At the time, the book was an anthology of detective stories, and the flagship book for what we now know as DC Comics. Before long, the book became devoted entirely to stories about Batman (dubbed the “World’s Greatest Detective”), and over time was one of several comics devoted to the adventures of the Caped Crusader, and the ways millionaire playboy Bruce Wayne devoted his life to fighting crime after witnessing the senseless murder of his parents. His sidekick, Robin, would debut a year later, in “Detective Comics” No. 39 in 1940, quickly followed by “Batman” No. 1, featuring Batman’s origin story and his first battles against The Joker and Catwoman.
Batman stood out from the early superheroes for a couple of reasons. He quickly emerged as a darker counterpoint to the optimism of Superman, who debuted a year earlier. Batman blended equal parts Zorro and Sherlock Holmes in the form of a masked vigilante with no superpowers, relying on the strength of his own intellect, and trained to the peak of physical perfection. Batman was one of the first antiheroes of comic books, a darker figure emerged from the shadows to fight the criminal elements in corrupt Gotham City, where the cops would often look the other way.
“Batman is one of the greatest characters ever created, in comics or elsewhere, and even after 75 years he continues to wildly fascinate fans. He is an integral part of pop culture and has successfully captured the imagination of the entire world,” said Diane Nelson, president of DC Entertainment, and president and chief content officer of Warner Bros. Interactive Entertainment. “The origin of Batman, Bruce Wayne and the famous citizens of Gotham are legendary and likely a story you know inside out, even if you’ve never picked up a comic book in your life, and that speaks volumes to the character’s immense popularity and the constructs of the original mythology.”
The character has been reinvented several times throughout the generations to adapt to the era, always maintaining the same core elements and reigniting his popularity with the fans. The 1966 “Batman” TV series focused on the campy aspects of the character, while Tim Burton’s 1989 film focused on his darker side, and both were responsible for huge bouts of “Batmania.” Christopher Nolan took the character to new cinematic heights with his “Dark Knight Trilogy,” the second film of which, The Dark Knight, is often cited as the greatest comic book film ever.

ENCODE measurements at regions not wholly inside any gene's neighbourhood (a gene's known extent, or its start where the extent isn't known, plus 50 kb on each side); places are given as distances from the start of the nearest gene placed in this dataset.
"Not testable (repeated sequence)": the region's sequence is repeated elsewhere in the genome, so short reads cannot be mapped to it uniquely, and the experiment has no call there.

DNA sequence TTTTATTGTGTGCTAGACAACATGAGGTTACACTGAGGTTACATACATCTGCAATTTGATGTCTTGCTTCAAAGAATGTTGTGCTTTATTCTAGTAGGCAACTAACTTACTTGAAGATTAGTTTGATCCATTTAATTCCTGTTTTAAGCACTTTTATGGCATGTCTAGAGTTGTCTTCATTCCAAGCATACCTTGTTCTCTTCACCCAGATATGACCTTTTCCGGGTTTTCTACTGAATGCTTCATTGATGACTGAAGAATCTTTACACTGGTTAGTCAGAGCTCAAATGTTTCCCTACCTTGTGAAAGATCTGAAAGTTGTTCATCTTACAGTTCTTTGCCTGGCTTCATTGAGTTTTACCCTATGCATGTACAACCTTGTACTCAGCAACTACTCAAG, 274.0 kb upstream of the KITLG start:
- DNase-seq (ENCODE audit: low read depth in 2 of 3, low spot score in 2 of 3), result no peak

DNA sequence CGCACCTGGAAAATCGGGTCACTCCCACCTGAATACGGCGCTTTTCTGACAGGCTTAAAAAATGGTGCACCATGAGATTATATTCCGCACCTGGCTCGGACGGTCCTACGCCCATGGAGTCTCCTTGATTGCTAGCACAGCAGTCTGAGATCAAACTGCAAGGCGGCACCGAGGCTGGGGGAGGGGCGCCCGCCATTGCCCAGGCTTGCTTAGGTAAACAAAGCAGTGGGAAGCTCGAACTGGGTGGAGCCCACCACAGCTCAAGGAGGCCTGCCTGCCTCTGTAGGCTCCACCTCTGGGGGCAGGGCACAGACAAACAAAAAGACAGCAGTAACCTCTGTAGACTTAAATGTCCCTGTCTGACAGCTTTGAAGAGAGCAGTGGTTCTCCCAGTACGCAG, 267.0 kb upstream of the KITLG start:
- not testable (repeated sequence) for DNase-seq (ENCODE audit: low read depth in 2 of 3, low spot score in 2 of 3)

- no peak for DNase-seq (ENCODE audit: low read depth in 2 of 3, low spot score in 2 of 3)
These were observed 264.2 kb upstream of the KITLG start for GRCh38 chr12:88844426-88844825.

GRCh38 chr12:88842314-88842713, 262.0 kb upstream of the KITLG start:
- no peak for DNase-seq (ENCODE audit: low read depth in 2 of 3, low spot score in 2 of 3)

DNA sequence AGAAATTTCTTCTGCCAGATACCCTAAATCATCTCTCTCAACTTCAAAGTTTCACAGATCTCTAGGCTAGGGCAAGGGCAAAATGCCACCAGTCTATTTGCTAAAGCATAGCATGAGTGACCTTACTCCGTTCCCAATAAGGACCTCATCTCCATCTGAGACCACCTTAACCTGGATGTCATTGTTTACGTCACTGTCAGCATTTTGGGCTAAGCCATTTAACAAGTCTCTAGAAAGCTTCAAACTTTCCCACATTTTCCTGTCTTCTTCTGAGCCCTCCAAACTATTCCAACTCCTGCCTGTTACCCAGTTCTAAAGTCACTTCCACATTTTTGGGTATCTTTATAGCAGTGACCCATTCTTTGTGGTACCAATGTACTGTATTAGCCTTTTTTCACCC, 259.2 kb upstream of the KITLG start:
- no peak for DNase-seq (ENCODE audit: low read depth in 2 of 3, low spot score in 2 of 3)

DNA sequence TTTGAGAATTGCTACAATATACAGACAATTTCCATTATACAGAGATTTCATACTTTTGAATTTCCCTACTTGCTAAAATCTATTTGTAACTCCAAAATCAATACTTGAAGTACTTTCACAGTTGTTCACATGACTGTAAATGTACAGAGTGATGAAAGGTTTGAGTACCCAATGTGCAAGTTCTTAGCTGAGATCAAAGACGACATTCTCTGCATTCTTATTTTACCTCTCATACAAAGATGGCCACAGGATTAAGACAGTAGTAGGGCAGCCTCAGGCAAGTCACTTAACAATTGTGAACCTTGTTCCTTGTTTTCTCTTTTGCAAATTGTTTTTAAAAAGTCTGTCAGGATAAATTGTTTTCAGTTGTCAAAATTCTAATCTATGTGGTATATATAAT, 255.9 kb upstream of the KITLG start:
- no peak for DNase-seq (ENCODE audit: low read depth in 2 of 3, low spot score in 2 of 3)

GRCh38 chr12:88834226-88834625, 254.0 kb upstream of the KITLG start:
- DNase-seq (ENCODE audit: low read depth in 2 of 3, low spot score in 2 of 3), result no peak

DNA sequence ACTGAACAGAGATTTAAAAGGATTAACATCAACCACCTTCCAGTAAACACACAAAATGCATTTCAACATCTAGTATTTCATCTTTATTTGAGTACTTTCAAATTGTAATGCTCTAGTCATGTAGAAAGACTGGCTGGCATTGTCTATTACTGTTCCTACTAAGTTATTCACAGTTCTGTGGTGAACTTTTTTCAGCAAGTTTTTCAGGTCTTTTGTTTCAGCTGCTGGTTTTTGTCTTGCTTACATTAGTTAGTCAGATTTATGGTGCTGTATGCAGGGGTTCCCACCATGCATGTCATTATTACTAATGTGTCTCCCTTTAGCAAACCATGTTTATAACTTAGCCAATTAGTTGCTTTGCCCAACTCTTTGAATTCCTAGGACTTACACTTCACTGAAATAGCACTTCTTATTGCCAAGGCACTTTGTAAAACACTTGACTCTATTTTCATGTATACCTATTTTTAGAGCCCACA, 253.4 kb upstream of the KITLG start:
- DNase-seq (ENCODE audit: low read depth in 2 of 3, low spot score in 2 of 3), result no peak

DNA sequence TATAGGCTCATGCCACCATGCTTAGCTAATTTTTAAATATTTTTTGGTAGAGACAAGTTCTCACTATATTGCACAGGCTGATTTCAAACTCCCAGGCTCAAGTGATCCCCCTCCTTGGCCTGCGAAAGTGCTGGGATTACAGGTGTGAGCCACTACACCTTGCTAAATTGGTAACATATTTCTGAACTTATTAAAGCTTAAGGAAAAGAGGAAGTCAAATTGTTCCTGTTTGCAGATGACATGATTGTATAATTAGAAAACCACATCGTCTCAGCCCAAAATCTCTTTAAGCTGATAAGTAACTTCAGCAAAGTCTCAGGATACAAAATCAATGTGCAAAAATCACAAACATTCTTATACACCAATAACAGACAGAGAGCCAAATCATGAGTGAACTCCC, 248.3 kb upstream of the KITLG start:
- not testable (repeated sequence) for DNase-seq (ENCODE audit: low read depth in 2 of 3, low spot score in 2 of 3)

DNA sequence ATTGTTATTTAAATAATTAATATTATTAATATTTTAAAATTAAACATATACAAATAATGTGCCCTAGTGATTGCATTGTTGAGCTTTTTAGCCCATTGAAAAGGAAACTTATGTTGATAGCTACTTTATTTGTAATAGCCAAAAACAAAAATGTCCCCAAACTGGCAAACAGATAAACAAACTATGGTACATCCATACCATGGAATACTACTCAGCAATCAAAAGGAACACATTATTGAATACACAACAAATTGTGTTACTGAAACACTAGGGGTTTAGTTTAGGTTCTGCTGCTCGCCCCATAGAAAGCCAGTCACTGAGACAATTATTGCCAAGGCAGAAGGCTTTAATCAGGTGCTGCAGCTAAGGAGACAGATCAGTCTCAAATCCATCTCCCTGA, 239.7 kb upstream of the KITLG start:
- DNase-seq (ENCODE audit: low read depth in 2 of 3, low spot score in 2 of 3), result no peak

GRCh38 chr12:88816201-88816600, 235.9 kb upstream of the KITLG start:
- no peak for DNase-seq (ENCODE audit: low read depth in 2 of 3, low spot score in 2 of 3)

The nine theatrical movies based on Batman (two from Burton, two from Joel Schumacher, Nolan’s trilogy, the 1966 TV tie-in movie and a 1993 animated film) are more than any other comic book character (and that’s not counting two movie serials from the 1940s).
“From billion-dollar blockbuster films to TV, home entertainment, video games and consumer products, the Dark Knight continues to resonate with audiences worldwide and rightfully deserves his place as a global pop culture icon for the ages,” said Kevin Tsujihara, CEO of Warner Bros. Entertainment.
To mark the milestone, Warner Bros. and DC Entertainment have prepared a year-long celebration of product releases and special events.
• DC Entertainment recently released a special edition of the “New-52” version of “Detective Comics” No. 27, commemorating Batman’s first appearance in the book 75 years ago. A new weekly comic book series, “Batman Eternal,” launches April 9, and DC plans several exclusive Batman variant covers for San Diego Comic-Con International in July.
• DC Entertainment is also partnering with thousands of comic retailers, book stores and libraries for “Batman Day” on Wednesday, July 23. Each location will host a Batman 75th anniversary celebration and offer fans a free, special-edition Batman comic.
• Warner Bros. Interactive Entertainment has invited fashion designer Asher Levine to create a cape and cowl based on the Batsuit of the recently announced Batman: Arkham Knight video game developed by Rocksteady Studios. Favorite contemporary artists will have the opportunity to use the replicas as a blank canvas to produce their own, original interpretations of Batman’s iconic attire for an all new “Cape/Cowl/Create” art exhibit that will be showcased at Comic-Con.
• Warner Bros. Home Entertainment will bring fans an array of new Batman titles throughout the year, including the first DVD release of the 1966 “Batman” TV series later this year. New direct-to-video animated films include Son of Batman May 6 and Assault on Arkham in the summer. In addition, a 25th anniversary edition of Burton’s 1989 Batman film will be released in the fall.
• Warner Bros. Animation has created two all-new Batman animated shorts set for debut in April, with producers Bruce Timm (“Batman: The Animated Series”) and Darwyn Cooke (“Batman Beyond”) each presenting a unique and familiar take on the Batman animated universe. In addition, Timm will participate in a Batman 75th all-star panel at WonderCon in Anaheim on Saturday, April 19, which will also feature an exclusive premiere of Cooke’s animated short based upon “Batman Beyond.”
• Warner Bros. Television is in production on the pilot episode of “Gotham,” a potential one-hour drama for the Fox network that explores the origins of eventual police commissioner James Gordon (Ben McKenzie) and the villains that made Gotham City famous.
• Warner Bros. Pictures will begin production of Zack Snyder’s untitled Superman/Batman film starring Henry Cavill, who reprises his role as Superman/Clark Kent from Man of Steel, and Ben Affleck as Batman/Bruce Wayne. The film is slated for release in summer 2016.
• Warner Bros. Consumer Products has partnered with an array of licensees to celebrate Batman’s 75th Anniversary through special-edition and limited-release products.